"Whether the majority of devices expected in the business are personally owned or corporately owned, tweaks to policy and infrastructure are a must," he says.
He adds that IT infrastructure is already overloaded more than ever before, and if the right policies, technologies and monitoring tools are not put in place, businesses face poor network performance, low availability and the threat of security and compliance issues.
"A large number of wearable devices joining a corporate network are likely to cause a drain on wireless bandwidth which can slow application performance. If you have a scenario where a large number of new wearables join a network, each device will want its own slice of the corporate Wi-Fi network. This situation will need to be closely monitored and managed," says Porro.
Raimund Genes, CTO of IT security company Trend Micro, says that any new device that enters the business environment presents a security risk, and it is inevitable that wearables will connect to corporate data, just like other smart devices.
"It is crucial that organisations think about the measures they can take to minimise the threat from wearables, before they become as omnipresent as smartphones," he observes.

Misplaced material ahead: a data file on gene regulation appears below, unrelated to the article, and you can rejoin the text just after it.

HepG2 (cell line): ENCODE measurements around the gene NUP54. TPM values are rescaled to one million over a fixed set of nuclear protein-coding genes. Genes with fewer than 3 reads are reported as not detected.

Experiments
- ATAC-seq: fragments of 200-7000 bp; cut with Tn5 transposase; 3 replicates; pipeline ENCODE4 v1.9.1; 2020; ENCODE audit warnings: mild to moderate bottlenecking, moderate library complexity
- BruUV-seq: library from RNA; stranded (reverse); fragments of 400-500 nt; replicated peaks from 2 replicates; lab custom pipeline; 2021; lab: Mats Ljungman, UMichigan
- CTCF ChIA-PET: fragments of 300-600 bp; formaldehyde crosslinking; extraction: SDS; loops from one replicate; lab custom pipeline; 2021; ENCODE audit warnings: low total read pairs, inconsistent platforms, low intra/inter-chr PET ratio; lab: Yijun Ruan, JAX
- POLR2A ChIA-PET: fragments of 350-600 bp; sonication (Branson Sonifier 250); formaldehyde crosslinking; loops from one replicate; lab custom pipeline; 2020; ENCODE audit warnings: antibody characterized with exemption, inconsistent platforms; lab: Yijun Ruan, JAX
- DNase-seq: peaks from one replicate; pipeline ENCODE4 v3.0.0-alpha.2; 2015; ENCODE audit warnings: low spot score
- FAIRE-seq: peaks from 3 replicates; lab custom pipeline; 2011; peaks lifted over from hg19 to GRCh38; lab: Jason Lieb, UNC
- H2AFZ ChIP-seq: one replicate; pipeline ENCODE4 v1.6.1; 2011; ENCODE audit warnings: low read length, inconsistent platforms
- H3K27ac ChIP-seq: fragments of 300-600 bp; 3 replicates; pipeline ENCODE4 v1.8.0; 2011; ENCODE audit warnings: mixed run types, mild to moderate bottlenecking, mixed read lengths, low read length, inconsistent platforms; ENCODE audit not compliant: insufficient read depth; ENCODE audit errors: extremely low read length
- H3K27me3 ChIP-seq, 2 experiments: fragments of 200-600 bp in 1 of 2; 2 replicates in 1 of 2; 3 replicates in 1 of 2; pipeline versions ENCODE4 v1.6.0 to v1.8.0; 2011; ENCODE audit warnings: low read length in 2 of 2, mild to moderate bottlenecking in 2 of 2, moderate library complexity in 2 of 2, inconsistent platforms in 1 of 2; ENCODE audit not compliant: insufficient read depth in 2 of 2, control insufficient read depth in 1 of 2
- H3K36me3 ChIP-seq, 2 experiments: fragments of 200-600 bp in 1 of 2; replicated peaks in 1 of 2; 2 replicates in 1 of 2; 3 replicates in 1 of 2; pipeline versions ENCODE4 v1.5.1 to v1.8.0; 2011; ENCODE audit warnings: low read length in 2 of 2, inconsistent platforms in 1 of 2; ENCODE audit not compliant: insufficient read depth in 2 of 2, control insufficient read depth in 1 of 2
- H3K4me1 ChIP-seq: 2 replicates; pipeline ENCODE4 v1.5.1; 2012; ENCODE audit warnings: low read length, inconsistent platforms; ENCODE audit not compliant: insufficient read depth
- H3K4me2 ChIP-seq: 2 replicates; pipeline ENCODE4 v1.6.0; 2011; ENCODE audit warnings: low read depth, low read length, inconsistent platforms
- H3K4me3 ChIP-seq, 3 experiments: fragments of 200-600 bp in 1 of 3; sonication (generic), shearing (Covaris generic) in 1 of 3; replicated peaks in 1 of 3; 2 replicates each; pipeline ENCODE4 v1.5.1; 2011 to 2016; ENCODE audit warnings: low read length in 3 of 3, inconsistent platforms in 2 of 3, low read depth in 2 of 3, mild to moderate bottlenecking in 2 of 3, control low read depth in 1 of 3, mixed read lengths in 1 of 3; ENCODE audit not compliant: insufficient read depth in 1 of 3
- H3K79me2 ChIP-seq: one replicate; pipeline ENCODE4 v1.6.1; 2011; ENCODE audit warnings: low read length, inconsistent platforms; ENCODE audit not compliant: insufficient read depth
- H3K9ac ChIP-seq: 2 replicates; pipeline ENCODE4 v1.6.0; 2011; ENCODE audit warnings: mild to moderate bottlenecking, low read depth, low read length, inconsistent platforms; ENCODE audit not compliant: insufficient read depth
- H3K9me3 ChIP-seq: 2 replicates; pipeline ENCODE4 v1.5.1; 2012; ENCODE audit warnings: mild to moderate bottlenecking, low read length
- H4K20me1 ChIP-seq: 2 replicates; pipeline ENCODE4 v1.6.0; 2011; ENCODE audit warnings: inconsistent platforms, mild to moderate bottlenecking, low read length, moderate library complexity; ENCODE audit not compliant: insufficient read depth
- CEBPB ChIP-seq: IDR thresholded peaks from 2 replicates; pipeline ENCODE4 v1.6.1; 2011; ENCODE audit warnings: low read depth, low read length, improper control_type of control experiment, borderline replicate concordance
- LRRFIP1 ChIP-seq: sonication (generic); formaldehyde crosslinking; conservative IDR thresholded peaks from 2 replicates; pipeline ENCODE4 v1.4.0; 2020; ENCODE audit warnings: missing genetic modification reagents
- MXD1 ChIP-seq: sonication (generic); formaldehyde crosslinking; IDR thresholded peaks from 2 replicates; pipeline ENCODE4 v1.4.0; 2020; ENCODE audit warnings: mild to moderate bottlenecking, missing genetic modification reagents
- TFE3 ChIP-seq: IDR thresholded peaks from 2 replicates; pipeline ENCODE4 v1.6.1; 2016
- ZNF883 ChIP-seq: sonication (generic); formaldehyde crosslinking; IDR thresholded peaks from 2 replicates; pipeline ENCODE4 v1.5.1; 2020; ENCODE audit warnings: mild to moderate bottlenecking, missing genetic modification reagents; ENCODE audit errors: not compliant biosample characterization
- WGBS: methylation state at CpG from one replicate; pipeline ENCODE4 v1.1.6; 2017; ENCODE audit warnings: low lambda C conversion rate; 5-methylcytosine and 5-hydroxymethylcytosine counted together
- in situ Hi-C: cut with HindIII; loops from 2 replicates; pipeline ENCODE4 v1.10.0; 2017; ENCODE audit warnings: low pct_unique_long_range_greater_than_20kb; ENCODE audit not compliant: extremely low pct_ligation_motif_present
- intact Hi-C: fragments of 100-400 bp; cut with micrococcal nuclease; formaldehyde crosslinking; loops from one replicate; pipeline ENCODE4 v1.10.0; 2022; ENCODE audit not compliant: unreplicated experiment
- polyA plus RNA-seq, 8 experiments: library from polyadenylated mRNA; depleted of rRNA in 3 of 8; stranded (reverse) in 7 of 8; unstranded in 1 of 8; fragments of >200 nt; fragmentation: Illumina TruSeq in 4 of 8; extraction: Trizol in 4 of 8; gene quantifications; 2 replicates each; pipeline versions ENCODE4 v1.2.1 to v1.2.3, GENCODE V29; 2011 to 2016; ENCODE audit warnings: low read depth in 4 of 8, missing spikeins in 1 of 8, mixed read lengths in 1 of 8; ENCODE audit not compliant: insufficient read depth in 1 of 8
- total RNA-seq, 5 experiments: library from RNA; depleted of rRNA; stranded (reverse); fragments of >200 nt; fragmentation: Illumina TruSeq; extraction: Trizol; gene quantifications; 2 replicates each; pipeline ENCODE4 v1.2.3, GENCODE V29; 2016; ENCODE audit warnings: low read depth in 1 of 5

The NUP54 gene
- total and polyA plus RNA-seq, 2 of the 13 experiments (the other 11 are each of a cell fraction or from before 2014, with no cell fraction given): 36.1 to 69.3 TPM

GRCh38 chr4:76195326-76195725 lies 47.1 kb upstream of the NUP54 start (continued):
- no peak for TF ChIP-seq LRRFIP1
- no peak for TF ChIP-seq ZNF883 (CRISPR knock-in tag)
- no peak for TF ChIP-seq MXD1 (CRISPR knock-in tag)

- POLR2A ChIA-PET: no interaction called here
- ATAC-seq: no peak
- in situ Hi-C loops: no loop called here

He says organisations need to be receptive to wearables in the workplace, as saying no often drives employees from Shadow IT to Rogue IT. "What is required is a policy that outlines how various devices can be used. For example, how to connect to the PC and other corporate devices, what network (if any) they can connect to, whether they can view corporate data, and so forth," he adds.
What next for wearables?
The coming years and certainly over the next eighteen months will mark the cornerstone for new guidelines and regulations for wearable tech in the workplace, according to Catalin Cosoi, Chief Security Strategist at Bitdefender.
"Undoubtedly, wearables will continue to leak into the corporate world at an even faster pace and companies will have to find new ways of regulating them as they go along," he says.
But Nigel Beighton, vice president of Technology at Rackspace says that we are still just at the beginning as far as wearables are concerned.
"We are at the start of the journey, and although more and more devices will hit the market, we will need to see improvements in battery and sensor technology before we can grasp the real benefits of wearables. It will be the second or third generations that will show us this, so tangible change will happen in about five years. Now is the time to play and learn, not to mass adopt," he says.